…in which a Texan loses his culture


There are a few things America does bigger and arguably better than the rest of the world. America has wider, straighter roads with more turn-arounds and access roads. America has gigantic superstores where you can buy eggs, milk, 52-packs of Coca~Cola, couches, cat trees, guns, Ipods, televisions, fishing poles and wedding cakes all in the same place while your car gets its oil and brakes changed. America has 24 hour convenience stores on every corner, and you can order just about anything over the Internet and have it delivered within 24 hours and rarely ever have to pay for shipping. A lot of Americans don’t realize that most of the rest of the world doesn’t have these luxuries…at least, not on the scale that America does.

When I first left America I missed those luxuries like they were necessities. I thought the rest of the world was primitive for not “doing it right.” That point is a debatable gray area, but that’s neither here nore there. The point is that after being away from America for a while I’ve found that I almost never miss the over-the-top luxuries of America. However, something happened this week that made me a little nostalgic for “home.” I was introduced to the HBO series “Eastbound and Down.”

In the same way “Generation Kill” perfectly captures the tone of modern U.S. military culture, “Eastbound and Down” perfectly captures the tone of modern Texas culture. Watching that show was like slipping on an old, worn-in pair of sock, and for 40 minutes it felt like I was back “home” again.

But after watching a few episodes it occurred to me that a lot of Americans don’t realize the rest of the world doesn’t have willfully ignorant, xenophobic, bombastic, redneck trailer trash…at least, not on the scale that America does. It also occurred to me that it has become a constant source of subconscious joy to me to know how far away I live from that cess pool of wasted human potential.

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2 Responses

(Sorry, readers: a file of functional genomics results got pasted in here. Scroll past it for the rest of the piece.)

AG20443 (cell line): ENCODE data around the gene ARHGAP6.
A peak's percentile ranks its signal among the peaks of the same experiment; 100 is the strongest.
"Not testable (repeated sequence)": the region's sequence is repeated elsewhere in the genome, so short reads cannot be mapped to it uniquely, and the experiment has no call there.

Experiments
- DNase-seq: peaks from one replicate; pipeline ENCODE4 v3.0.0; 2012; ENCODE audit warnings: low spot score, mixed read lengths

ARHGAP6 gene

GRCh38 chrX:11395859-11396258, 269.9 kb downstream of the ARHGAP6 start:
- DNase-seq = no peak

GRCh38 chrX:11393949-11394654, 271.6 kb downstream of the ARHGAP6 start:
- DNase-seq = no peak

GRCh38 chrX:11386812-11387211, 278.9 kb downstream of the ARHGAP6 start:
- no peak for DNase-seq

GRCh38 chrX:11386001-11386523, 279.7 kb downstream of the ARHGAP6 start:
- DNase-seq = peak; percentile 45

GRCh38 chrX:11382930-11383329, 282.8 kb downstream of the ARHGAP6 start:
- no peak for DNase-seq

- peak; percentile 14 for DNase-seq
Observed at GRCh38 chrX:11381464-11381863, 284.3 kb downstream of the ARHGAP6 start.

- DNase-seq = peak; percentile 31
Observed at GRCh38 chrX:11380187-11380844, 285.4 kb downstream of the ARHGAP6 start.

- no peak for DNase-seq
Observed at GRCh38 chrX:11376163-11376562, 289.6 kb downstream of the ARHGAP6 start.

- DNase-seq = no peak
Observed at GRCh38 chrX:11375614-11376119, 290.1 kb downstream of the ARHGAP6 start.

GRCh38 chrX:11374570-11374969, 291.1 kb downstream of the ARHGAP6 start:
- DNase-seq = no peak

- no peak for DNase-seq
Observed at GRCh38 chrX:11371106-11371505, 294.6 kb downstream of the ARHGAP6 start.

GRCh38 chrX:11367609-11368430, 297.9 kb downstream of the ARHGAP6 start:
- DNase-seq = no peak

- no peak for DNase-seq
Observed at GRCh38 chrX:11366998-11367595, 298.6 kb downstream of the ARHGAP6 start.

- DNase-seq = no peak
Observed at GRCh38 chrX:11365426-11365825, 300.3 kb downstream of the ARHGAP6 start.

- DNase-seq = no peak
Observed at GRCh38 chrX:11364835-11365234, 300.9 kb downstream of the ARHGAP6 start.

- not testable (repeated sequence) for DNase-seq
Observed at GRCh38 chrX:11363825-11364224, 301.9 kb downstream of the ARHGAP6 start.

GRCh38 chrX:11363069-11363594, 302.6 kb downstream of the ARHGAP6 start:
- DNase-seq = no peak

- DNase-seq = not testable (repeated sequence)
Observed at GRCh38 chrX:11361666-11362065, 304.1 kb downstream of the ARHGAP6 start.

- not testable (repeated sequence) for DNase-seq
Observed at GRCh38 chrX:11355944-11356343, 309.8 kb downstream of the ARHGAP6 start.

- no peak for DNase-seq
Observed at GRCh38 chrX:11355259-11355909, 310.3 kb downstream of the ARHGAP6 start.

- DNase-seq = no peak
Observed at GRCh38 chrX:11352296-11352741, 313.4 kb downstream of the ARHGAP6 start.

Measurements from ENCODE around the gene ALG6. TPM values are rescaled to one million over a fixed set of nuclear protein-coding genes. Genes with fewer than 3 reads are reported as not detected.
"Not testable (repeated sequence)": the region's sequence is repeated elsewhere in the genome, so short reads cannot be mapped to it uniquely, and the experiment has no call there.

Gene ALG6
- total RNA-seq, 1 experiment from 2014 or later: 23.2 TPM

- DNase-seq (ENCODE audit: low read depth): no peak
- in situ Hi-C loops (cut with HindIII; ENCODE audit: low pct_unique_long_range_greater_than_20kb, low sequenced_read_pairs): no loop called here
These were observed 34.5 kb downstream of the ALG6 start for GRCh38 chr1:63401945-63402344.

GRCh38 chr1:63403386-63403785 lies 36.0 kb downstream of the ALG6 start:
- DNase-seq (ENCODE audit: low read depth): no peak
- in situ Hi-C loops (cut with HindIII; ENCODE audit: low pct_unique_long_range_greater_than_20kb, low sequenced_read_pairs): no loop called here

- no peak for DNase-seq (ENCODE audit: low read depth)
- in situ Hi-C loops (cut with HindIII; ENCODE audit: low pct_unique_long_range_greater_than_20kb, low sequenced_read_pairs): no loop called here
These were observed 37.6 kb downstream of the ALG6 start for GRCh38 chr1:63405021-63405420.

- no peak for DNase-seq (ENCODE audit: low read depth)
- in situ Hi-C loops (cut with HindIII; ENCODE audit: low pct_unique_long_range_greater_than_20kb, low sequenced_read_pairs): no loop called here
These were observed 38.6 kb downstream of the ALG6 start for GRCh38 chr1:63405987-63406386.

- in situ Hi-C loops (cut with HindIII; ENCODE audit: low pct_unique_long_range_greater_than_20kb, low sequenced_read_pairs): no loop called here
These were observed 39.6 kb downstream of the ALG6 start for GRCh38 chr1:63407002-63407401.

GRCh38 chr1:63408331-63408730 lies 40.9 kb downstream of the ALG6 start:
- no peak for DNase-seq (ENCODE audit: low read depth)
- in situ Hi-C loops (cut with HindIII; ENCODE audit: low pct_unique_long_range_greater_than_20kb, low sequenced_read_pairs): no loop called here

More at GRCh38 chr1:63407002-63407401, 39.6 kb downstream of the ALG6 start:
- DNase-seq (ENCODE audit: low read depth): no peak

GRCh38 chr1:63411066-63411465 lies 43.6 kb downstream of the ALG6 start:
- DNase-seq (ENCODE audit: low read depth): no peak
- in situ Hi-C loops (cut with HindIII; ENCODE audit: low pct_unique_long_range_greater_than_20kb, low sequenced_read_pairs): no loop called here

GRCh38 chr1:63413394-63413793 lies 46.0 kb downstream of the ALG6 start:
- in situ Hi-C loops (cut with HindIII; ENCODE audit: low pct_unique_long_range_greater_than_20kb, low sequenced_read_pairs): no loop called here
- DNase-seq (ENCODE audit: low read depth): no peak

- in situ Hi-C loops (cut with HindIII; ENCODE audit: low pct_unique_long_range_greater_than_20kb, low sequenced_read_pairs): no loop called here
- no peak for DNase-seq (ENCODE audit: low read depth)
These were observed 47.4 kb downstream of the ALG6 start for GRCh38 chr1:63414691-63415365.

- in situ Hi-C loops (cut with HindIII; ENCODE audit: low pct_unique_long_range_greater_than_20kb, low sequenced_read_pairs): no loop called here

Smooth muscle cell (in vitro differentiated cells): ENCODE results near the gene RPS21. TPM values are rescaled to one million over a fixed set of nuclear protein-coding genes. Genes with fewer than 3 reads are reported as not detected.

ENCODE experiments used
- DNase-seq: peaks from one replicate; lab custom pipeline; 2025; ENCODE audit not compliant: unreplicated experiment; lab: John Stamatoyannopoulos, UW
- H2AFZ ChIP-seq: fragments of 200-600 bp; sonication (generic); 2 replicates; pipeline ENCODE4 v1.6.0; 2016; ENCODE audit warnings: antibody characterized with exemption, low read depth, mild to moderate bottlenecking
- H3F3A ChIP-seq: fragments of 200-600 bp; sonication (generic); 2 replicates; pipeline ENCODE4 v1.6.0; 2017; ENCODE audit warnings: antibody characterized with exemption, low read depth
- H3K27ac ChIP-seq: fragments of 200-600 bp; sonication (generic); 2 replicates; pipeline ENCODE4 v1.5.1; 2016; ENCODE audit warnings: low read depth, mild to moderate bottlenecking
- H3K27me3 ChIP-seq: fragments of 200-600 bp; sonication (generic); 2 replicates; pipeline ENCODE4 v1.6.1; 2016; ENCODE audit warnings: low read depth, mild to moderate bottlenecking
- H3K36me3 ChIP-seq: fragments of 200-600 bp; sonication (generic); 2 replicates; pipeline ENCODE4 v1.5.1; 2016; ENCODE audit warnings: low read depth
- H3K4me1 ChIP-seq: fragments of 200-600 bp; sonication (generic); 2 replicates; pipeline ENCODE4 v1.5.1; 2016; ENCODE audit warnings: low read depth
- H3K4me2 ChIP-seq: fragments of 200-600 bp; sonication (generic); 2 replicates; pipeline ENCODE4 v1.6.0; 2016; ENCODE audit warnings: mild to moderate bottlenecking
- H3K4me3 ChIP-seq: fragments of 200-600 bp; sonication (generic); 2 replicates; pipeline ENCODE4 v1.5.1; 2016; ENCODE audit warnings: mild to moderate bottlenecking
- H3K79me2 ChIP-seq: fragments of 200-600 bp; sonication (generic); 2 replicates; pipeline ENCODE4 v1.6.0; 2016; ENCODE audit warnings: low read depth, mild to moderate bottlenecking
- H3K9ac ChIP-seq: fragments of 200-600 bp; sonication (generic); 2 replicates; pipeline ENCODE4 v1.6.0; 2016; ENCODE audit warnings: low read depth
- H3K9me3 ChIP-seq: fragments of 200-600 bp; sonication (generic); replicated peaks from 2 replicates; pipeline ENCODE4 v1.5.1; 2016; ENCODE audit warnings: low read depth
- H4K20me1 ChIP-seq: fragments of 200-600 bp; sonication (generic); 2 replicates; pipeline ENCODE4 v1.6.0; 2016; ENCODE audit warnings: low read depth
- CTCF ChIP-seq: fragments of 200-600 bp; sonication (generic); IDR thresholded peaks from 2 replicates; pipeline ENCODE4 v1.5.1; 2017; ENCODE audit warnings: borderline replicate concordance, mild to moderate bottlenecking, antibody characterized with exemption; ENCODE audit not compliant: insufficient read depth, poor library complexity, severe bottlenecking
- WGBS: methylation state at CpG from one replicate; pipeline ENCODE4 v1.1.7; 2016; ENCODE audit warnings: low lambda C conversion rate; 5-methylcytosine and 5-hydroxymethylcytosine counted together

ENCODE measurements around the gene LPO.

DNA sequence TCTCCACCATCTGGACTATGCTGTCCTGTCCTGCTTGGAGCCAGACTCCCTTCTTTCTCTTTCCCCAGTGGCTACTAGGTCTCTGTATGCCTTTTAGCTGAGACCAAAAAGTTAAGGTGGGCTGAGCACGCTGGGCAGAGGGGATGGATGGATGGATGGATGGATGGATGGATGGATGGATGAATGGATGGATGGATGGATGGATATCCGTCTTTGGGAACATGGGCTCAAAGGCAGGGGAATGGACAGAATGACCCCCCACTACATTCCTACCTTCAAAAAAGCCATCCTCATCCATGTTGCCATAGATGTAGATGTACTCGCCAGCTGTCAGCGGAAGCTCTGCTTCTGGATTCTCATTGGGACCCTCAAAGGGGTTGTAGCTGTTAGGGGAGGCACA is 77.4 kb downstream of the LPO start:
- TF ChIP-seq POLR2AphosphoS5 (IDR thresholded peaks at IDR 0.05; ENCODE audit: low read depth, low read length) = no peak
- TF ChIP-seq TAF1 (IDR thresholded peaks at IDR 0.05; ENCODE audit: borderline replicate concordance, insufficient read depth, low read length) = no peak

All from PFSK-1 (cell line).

1. How do your family and friends that are still back there react to your opinions and thoughts on such matters? Do they agree with you and feel stuck living in such a place, or do they not see it the way that you do after having left and write about it on your blogs? What do you think it would take to change the mindset of those still living in their bubble?

    • Thank you for the questions. For the most part they don’t understand it. In fact, they pretty much unanimously take offence to it, and I often feel guilty for whatever hurt my criticism causes. But at the end of the day I can’t censor my beliefs because people (even those I love and care about) don’t like it, especially since I see it as tough love.

      I don’t believe the people “Eastbound and Down” makes fun of are inherently ignorant. In fact, in my world travels I’ve met dozens of people from other countries who criticize Americans for being so xenophobic and ignorant of the rest of the world. Anytime that has happened I’ve defended Americans by explaining that small town America is extremely isolated. The example I give is that if you got in a car in Belgium and drove for 9 hours you could cross the borders of 6 countries. If you got in a car in Texas and drove for 9 hours you still wouldn’t reach the border of Texas. Living in a place like that it’s almost impossible to experience a different point of view even if you wanted to.

      Plus, humans are cognitive misers. Our brains use schemas to master our environments. While this has helped our species survive, it has the downside of rejecting anything new. This is why people experience culture shock. Visiting a foreign country is so far outside our comfort zone that it triggers the fight-or-flight mechanism in our brains. It’s not because we’re weak willed; that’s just how our brains work. I’m proud that our blog can help open people’s eyes to different ways of life and help show people that there are other, equally valid and in some ways, better ways of life than what we were born into. But the best way to break the mold is to get out of the country and experience different cultures first hand. Unfortunately, the systematic economic oppression inherent in the American system makes this impractical for most Americans. Add to that the cold war intensity of pro-American psy-ops propaganda the American population is submitted to, and you’ve got a perfect recipe for a closed mind. The only thing that’s going to fix that is improved technology which will allow cheaper travel and greater cultural diffusion through the media.

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